Show time for chickens

Posing rooster, Locust Lane

        Dear Chicken Lady,  How come you never have any funny chicken stories any more? Are your chickens just a bunch of sad cases that you can’t bear to talk about?  Fondly,   My Chickens Will Beat Your Chickens at the Next Bird Show

        Dear Dreamer,  My, my, blunt and to the point aren’t we? Well in case you hadn’t noticed we have been hard at work here. Hard work and funny chicken stories don’t always go together. My creative pores have opened wide in this heat and all worthwhile thoughts oozed out. Cool and funny need each other and cool is gone. 

       This is the heat season, and the incubators have been working overtime hatching ducks and more ducks, the rain machine has been working overtime to produce mud and I have been far too busy to sit around thinking up funny stories. Listen, the weather has been so hot around here the chickens lay hard-boiled eggs. We go into the hot tub to cool off after we are done doing chores. Luckily we don’t have to set the sprinklers anymore because we sweat so much the ground is irrigated by us walking over it. So hot, I put supper on the stove to cool it off. And you know it is really hot when then dogs just look at you when you try to get them to go outside, preferring to join the kid for a nap where it is cool.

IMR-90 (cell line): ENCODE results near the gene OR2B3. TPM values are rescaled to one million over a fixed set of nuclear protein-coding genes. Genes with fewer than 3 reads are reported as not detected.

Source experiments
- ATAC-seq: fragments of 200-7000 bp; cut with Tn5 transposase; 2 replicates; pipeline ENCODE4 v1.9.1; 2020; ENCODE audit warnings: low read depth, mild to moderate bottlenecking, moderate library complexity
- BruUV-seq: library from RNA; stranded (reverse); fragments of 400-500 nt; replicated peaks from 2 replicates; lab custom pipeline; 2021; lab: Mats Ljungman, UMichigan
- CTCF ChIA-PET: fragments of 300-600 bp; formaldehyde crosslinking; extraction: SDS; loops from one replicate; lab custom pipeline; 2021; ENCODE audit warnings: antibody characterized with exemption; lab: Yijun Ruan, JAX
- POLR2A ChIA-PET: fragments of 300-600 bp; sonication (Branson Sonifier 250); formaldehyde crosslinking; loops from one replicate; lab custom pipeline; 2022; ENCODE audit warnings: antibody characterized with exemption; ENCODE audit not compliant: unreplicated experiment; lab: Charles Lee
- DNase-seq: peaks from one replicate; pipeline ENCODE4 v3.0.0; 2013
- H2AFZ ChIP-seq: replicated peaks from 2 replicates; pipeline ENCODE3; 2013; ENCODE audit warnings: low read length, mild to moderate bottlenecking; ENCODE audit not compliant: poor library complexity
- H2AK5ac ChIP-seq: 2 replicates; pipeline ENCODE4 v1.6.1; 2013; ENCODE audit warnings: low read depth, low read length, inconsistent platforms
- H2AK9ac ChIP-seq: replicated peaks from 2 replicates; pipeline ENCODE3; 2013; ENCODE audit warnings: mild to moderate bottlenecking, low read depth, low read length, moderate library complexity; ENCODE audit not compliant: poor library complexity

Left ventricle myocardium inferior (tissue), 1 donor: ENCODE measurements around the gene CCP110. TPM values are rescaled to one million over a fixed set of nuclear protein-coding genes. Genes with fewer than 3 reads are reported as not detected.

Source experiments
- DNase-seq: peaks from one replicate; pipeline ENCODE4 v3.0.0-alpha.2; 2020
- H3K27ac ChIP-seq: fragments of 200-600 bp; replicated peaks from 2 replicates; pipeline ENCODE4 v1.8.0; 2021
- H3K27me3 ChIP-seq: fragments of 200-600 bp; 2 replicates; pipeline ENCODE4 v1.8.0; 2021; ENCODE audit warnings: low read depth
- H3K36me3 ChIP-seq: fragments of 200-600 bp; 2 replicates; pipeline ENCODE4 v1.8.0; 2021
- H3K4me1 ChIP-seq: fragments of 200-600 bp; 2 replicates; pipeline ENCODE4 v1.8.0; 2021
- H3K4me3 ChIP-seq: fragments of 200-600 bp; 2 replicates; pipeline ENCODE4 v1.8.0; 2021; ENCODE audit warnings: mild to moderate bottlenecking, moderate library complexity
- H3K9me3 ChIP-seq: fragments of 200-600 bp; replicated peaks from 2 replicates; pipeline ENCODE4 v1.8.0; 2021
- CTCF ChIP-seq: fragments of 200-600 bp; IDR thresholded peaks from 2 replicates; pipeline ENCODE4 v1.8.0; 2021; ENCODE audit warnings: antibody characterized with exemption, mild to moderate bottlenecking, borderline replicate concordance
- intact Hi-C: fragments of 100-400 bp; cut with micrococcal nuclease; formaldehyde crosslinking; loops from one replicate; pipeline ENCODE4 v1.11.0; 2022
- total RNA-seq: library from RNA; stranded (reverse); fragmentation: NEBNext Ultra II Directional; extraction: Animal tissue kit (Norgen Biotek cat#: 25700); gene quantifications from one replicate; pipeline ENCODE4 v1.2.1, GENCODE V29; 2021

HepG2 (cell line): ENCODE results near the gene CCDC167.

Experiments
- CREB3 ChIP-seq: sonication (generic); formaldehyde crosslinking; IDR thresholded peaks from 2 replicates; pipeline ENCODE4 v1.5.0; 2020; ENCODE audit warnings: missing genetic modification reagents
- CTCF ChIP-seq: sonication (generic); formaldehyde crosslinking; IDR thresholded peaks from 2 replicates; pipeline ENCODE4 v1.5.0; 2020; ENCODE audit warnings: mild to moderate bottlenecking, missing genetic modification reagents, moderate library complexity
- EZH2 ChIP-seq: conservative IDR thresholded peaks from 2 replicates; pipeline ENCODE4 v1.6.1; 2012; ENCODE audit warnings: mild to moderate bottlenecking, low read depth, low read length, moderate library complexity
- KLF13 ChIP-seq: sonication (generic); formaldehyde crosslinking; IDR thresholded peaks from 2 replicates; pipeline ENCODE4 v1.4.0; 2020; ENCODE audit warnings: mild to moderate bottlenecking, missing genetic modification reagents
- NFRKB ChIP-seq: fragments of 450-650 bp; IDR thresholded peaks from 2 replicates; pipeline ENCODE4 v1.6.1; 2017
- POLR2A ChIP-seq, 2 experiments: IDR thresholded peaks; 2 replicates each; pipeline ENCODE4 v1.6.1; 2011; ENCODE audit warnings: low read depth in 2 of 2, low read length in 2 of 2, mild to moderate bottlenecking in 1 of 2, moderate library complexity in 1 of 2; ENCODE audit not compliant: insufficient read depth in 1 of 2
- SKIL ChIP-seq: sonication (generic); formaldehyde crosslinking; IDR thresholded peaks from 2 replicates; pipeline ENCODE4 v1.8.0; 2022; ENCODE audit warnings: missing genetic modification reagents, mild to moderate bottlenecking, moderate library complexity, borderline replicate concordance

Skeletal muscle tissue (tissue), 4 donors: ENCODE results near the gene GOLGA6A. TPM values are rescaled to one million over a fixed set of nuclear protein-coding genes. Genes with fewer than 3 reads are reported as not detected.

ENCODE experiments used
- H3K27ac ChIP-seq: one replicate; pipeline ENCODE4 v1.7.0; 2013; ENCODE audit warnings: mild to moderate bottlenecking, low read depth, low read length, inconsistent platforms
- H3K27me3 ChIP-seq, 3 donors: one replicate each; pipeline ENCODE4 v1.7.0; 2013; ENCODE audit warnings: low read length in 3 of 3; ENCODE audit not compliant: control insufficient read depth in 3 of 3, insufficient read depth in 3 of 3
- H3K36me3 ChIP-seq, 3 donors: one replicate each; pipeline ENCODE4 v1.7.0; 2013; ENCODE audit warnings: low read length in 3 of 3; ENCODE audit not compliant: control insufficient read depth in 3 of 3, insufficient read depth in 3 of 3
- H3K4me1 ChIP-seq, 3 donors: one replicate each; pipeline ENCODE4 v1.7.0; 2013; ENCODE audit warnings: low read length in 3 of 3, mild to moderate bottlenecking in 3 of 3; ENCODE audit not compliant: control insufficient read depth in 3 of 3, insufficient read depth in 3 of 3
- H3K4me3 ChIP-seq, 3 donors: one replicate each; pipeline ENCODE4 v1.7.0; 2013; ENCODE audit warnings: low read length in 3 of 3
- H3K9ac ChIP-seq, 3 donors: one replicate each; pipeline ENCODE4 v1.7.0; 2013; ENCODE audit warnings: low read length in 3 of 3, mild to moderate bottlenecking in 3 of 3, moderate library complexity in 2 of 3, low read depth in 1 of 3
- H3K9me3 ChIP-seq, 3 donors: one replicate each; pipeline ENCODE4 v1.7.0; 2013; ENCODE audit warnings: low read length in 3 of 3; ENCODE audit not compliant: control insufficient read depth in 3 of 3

I admit, with all this heat, our birds are not growing as fast as we would wish. Lots of people at the poultry barn set-up on Saturday to get ready for next week’s fair have said their market birds might not make weight as it is just too hot for the birds to eat. At which point we repeat the story of a past market champion’s family who got their birds late, just four weeks ahead of show time. Six to eight weeks is what a market bird usually needs to be ready, so the mom begged our advice –  which was to feed them a high protein feed laced with oil to avoid ketosis, keep them under lights and keep them cool. It was a hot summer that year also so the chickens were installed under lights in the one room they had with air conditioning, the mom’s bedroom. A bird that eats a lot, i.e., a market chicken, is a bird with an active digestive system. The smell, the lights, the noise were all worth it though — she/her son won Grand Champion that year. The good thing this year is that everyone’s fancy show birds seemed to molt their feathers early and will be ready to strut with new, shiny, undamaged feathers.

        As Ben Franklin who was probably our first weatherman said of his fellow Americans; “Some are weatherwise, some are otherwise.” A chicken farmer is surely otherwise for we go out in the heat regardless of the wisdom of sitting in a cool air-conditioned house and keeping caught up with paperwork in exchange for a chance to clean pens outside or perhaps weed the garden, drenched in the humidity. Sincerely, Chicken Lady
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